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Oldest Cave Paintings May Be Creations of Neandertals, Not Modern Humans

The views expressed are those of the author and are not necessarily those of Scientific American.

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Hand stencils in El Castillo cave

Hand stencils in El Castillo cave are older than previously thought. Image: courtesy of Pedro Saura

In a cave in northwestern Spain called El Castillo, ancient artists decorated a stretch of limestone wall with dozens of depictions of human hands. They seem to have made the images by pressing a hand to the wall and then blowing red pigment on it, creating a sort of stencil. Hand stencils are a common motif in the cave paintings of Spain and France, and like all cave art, they have long been considered to be the work of anatomically modern humans like us. But a new analysis of the age of the paintings in El Castillo and other Spanish caves shows that some of these paintings are much older than previously thought—old enough, in some cases, to be the handiwork of our cousins the Neandertals.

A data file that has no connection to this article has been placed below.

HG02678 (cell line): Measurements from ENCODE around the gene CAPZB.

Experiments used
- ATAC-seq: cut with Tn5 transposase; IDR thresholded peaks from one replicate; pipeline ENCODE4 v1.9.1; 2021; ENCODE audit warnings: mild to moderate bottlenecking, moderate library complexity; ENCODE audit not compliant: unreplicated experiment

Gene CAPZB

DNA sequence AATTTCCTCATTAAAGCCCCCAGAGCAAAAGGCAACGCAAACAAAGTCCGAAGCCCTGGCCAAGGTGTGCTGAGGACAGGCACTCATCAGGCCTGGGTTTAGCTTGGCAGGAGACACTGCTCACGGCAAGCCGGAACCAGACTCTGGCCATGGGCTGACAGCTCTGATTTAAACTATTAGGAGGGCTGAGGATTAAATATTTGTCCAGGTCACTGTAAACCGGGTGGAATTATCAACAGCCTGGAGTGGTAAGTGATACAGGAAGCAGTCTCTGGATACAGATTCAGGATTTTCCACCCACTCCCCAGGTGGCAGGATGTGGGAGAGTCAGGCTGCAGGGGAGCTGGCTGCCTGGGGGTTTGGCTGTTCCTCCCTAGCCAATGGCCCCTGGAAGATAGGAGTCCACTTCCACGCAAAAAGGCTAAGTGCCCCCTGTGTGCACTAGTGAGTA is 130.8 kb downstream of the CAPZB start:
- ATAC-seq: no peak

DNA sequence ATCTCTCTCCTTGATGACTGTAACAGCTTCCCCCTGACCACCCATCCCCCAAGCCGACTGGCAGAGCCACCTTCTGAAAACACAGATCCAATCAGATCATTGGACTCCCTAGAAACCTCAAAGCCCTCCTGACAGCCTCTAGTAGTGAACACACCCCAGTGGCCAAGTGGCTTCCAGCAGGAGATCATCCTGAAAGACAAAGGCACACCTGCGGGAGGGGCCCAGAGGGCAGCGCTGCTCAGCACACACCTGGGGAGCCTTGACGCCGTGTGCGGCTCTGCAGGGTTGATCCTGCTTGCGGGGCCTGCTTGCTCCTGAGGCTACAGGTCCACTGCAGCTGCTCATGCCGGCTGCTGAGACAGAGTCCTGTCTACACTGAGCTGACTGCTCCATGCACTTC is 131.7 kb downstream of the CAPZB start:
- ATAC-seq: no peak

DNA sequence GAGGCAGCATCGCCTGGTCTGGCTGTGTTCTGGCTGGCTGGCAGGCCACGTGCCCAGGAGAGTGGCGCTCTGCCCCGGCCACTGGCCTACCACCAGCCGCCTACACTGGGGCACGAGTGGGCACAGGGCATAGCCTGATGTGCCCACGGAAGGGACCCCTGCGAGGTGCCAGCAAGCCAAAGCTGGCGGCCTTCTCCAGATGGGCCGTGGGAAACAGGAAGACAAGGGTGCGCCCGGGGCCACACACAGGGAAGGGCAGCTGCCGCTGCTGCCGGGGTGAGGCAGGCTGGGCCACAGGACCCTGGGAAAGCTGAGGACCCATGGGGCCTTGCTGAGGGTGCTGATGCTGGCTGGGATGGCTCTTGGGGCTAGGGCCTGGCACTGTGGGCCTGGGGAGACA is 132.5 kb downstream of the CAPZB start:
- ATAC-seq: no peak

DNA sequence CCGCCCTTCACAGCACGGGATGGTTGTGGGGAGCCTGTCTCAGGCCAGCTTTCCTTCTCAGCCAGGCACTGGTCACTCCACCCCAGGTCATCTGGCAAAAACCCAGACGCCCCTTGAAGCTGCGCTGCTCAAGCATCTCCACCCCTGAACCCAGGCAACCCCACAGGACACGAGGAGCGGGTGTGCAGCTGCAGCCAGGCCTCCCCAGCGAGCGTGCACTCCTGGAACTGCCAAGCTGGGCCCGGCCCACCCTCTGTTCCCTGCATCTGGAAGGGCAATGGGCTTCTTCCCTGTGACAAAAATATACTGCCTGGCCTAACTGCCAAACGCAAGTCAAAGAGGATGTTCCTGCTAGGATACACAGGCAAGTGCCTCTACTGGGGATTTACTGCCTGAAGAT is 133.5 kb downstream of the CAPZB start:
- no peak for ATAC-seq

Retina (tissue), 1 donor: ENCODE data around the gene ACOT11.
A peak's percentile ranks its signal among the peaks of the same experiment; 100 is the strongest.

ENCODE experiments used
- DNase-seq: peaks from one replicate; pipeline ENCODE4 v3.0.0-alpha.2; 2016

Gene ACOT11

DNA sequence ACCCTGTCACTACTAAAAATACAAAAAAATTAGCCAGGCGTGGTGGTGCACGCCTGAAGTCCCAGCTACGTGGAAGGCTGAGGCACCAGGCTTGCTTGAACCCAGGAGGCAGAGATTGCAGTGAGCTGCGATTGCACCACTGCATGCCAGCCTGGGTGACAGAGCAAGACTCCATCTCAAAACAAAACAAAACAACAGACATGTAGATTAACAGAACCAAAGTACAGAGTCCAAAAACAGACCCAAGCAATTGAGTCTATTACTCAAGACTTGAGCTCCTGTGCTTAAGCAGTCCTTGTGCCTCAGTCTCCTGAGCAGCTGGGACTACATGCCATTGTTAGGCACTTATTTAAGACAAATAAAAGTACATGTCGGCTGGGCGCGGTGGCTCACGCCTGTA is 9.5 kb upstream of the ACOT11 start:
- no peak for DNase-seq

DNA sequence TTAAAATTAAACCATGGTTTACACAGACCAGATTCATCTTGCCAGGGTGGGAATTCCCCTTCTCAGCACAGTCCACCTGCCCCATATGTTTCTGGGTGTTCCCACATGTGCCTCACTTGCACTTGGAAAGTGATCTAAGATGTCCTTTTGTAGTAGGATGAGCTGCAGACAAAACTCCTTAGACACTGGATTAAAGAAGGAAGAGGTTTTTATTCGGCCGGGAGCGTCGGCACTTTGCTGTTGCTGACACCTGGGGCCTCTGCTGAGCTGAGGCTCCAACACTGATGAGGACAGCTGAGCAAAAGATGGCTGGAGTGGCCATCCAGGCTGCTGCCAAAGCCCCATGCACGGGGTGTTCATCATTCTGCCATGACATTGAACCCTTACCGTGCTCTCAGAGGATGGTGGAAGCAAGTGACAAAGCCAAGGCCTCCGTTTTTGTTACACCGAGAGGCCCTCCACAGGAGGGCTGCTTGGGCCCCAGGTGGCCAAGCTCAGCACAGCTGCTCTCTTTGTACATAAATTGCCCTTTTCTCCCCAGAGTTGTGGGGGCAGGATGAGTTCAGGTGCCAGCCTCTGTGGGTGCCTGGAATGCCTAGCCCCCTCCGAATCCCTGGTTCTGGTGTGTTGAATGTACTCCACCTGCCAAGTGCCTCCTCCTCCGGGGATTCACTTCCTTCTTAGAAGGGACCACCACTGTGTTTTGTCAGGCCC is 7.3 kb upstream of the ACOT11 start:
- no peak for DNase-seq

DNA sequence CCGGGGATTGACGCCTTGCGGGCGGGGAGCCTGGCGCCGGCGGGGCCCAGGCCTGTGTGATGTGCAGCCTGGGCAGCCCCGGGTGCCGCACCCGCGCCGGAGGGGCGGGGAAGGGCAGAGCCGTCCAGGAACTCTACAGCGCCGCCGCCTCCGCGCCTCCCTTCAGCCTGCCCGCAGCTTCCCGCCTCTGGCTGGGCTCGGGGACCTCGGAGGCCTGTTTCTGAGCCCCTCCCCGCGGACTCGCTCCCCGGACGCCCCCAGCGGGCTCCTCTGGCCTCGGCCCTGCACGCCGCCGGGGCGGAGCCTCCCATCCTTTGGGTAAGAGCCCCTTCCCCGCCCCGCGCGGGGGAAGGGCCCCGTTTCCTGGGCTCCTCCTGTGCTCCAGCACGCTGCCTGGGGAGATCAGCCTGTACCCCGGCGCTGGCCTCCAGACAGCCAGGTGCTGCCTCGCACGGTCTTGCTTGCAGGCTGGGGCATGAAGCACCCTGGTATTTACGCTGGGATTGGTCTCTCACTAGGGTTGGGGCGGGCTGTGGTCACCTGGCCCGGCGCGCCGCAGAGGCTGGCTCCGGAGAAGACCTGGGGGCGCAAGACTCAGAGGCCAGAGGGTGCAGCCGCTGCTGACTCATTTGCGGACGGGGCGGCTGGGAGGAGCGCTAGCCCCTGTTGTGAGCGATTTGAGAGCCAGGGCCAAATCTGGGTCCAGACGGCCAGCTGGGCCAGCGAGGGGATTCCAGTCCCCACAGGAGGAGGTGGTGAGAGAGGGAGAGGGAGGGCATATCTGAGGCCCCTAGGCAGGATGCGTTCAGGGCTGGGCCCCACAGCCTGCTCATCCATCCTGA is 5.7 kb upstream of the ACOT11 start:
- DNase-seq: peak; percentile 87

Determining the ages of cave paintings—from the hands in the Panel de las Manos in El Castillo to the mammoths and other Ice Age beasts that adorn the walls of Chauvet in France—has proved a difficult thing to do. Scientists can reliably assess the antiquity of human and animal bones as well as charcoal from hearths using proven techniques such as radiocarbon dating. But the thin layers of pigment found on cave walls usually do not contain the carbon needed for that approach, leaving archaeologists to estimate the age of the art based on its style or its apparent association with datable remains.

Now researchers writing in the June 15 issue of Science report that recent advances in another radiometric technique called uranium-thorium dating have allowed them to circumvent the problems of radiocarbon dating and determine minimum ages for the paintings. This dating method, which is based on the radioactive decay of uranium over time, has been around for decades. But only recently have scientists refined the technique such that they can apply it to samples small enough to get sufficiently precise results.